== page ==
When you come across work by talented artists, their ability can shout at you, while they themselves are more discreet with their style.
Vesper Sky is a collection of songs, spoken words – and various combinations of the two – that oozes skill, professionalism, life experience, spiritual depth and fun.
It ends with an Yvonne Lyon poem-song that notes, “You were made for greater things than living with regret; here’s to enjoying, and not to endure.” That attitude of making the most of life flows out of its many delicious words: “Let these be the luminous years / the ludicrous handstand years… The being loved, that’s it, years.”
The fun comes in humorous pieces, but also through the delight in words that runs through everything, right down to immaculately-scanning lines that emphasise the right bits like a well-fitting dress.
Oliver Stone’s Salvador makes its UK début on Blu-ray within weeks of Oscar Romero being canonised earlier this month.
The archbishop criticised actions by either side in the Salvadoran Civil War that adversely affected civilians. It was the main reason that the ruling right wing militia considered that “the Church was the enemy,” as claimed in the extras to this release.
Romero’s murder, while he was celebrating mass, is one key event in this film, which tells the stories of several real life characters. The movie aimed to show the devastating impact of American funding (through fear of communism) for the militia, which carried out a horrific programme of repression, torture, disappearances and massacres.
While it feels like churches have hosted classical concerts forever; secular rock artists are increasingly using them as venues; and Christians have had decades to evolve (somewhat soft) rock music in worship, there is still a great black hole where faith and electronic dance music (EDM) meet.
That’s a lot of space for DJ Andy Hunter to fill, but he’s doing a good job.
Andy Hunter via LouderThantheMusic.com
Some new releases get launched with a huge media blast, while some just seep out slowly. One that surely deserves a blast, but has quietly evolved in stages, is Andy Hunter’s Presence project, its vision to inspire people’s reflections and experience God’s presence in their everyday lives.
As a devotional aid and inspiration for worship, it is such a mix of different media and content that it is hard to describe in a way that does it justice. It is better experienced.
It’s not easy to get politics into largely instrumental, largely classical music, but that hasn’t stopped guitarist Richard Durrant trying.
Straight after finishing Stringhenge – “the most personal album I have ever made” – he cycled over a thousand miles to play ten celebratory concerts.
He considered it a “personal pilgrimage, which I hoped would reconnect me with a country that I love, but no longer understand, recognise or even feel comfortable being associated with… after the referendum in 2016.”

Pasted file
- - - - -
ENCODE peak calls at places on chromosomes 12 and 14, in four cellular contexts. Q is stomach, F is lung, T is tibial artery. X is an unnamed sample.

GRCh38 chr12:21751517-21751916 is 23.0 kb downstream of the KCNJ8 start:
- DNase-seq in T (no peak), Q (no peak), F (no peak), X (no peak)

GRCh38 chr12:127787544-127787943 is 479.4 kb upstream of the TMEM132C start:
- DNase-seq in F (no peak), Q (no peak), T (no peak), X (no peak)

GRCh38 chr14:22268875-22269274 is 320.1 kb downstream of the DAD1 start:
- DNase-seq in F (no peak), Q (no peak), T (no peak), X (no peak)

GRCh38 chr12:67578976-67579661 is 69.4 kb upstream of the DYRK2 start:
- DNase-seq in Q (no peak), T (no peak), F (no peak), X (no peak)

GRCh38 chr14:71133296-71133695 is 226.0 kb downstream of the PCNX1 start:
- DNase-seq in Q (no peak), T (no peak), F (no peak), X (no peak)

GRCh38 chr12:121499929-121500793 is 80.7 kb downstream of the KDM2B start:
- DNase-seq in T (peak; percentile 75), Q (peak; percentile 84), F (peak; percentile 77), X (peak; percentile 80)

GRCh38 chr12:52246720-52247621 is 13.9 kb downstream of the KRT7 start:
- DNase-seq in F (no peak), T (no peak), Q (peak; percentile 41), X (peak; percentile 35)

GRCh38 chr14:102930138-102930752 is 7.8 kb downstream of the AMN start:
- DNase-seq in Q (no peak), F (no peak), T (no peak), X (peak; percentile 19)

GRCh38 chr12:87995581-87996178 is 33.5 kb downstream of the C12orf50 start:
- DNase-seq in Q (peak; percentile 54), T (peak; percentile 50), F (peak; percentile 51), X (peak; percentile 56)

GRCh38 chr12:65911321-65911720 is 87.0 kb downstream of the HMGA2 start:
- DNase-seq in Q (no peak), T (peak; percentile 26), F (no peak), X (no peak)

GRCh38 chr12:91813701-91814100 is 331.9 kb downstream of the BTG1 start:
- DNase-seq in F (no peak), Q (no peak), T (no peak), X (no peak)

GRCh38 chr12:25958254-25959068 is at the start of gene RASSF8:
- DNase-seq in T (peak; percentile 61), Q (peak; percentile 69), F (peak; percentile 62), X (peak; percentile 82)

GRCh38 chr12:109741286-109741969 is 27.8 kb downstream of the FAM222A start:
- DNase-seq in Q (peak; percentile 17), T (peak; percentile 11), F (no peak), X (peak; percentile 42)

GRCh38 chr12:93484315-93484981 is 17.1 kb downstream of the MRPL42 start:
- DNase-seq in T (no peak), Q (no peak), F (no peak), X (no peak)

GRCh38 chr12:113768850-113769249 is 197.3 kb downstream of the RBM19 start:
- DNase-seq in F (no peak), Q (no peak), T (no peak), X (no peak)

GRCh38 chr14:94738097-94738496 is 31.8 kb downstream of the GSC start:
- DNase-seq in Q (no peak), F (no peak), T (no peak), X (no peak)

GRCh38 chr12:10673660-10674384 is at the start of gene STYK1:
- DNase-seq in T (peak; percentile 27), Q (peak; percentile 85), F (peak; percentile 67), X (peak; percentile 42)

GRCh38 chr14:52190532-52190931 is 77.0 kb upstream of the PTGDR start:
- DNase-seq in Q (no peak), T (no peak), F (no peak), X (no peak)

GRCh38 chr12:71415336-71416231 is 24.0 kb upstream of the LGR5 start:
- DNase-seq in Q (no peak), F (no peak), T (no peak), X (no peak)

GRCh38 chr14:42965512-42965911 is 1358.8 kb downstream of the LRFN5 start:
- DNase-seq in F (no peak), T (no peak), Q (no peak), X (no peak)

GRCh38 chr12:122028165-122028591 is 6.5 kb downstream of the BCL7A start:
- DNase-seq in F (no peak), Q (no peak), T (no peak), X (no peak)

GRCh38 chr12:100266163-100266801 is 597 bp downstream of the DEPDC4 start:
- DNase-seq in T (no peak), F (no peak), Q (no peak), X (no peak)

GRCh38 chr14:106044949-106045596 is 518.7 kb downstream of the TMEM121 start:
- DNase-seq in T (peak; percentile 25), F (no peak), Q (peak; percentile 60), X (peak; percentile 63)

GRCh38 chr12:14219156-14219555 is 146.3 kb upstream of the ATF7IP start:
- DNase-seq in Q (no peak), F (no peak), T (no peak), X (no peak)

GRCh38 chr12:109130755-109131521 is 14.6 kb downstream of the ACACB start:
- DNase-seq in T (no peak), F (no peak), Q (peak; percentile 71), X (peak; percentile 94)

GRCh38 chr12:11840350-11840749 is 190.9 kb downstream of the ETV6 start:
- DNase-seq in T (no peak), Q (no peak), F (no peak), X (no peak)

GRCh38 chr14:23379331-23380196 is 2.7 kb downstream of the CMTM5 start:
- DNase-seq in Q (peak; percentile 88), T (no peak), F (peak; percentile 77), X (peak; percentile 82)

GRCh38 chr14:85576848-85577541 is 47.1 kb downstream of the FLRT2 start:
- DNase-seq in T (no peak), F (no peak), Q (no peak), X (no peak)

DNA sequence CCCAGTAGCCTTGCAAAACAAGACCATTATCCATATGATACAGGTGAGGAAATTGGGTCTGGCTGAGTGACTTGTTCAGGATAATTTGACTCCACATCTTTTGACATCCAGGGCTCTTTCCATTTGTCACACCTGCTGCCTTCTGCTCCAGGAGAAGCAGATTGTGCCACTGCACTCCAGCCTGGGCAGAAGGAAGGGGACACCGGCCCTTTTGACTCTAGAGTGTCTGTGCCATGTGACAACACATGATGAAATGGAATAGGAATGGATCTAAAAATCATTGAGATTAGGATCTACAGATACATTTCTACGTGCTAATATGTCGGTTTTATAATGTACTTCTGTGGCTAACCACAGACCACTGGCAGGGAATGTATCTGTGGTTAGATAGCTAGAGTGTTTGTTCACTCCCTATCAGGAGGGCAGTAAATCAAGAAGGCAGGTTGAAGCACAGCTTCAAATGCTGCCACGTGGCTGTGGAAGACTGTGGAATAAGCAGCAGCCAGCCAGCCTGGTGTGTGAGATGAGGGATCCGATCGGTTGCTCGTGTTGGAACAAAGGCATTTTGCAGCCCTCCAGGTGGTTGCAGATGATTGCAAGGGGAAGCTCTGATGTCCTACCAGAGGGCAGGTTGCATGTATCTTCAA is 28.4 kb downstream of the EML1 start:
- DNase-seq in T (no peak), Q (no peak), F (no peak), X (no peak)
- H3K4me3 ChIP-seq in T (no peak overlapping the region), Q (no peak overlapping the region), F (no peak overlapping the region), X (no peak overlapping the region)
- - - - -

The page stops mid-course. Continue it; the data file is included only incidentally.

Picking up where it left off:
“I wouldn’t call myself a Christian, but I am spiritual…” and “I’m not religious, but…”
These phrases often come from people who either search for God or experience him, but want to distance themselves from established faith.
American Eliza Gilkyson has gone further and deliberately recorded “a collection of songs… born from my ongoing search for meaningful spirituality, without the constraints of traditional religious beliefs and outmoded ideologies.
“The stories told in these songs, of a fall from grace or redemption of the soul, are not about a heaven and hell, but about the very human nature of losing and finding ourselves, as individuals and as a society.”
How does she envisage a “meaningful spirituality without the constraints of religious belief”?
She gives plenty of clues in the songs.
Just when I thought there were no genre mash ups left – and Malcolm McLaren’s mix of punk and opera was a strange one – we now have folk artists covering disco songs. What do we get – “Stayin’ alive, stayin’ alive, fol-de-rol-de-dol” or “Disco Inferno, ooh-arhh”?
And, more importantly, does it work?
Looking at the thirteen tracks on the cover, I gave this a simple bar to cross: if they could make Donna Summer’s “I Feel Love” work in a folk style, then they had probably succeeded. But how could they, without all those bubbly sequencers that make the original so irresistible?
Here’s some of the best instrumental music of the year so far to come across my desk (or kitchen table, to be more accurate).
There is jazz, neo-classical, folk, Celtic and various points in between. Most of it is cottage industry stuff, by people who have honed their craft for years, without corporate budgets to support them, relying instead on the quality of their music to earn them a living. If you enjoy the sound of music that has no need for words, read and listen on.
Posted in classical, Jazz Reviews, Roots and Folk Reviews
Tagged Andy Sheppard Quartet, ARC, Brian Dunning, Dreamers' Circus, ECM, Eirlandia, Future of Forestry, Jeff Johnson, Michael McGoldrick, Moore Moss Rutter, Romaria, Rooftop Sessions, Union, Vertical Records
Aretha Franklin. Image via Women News Network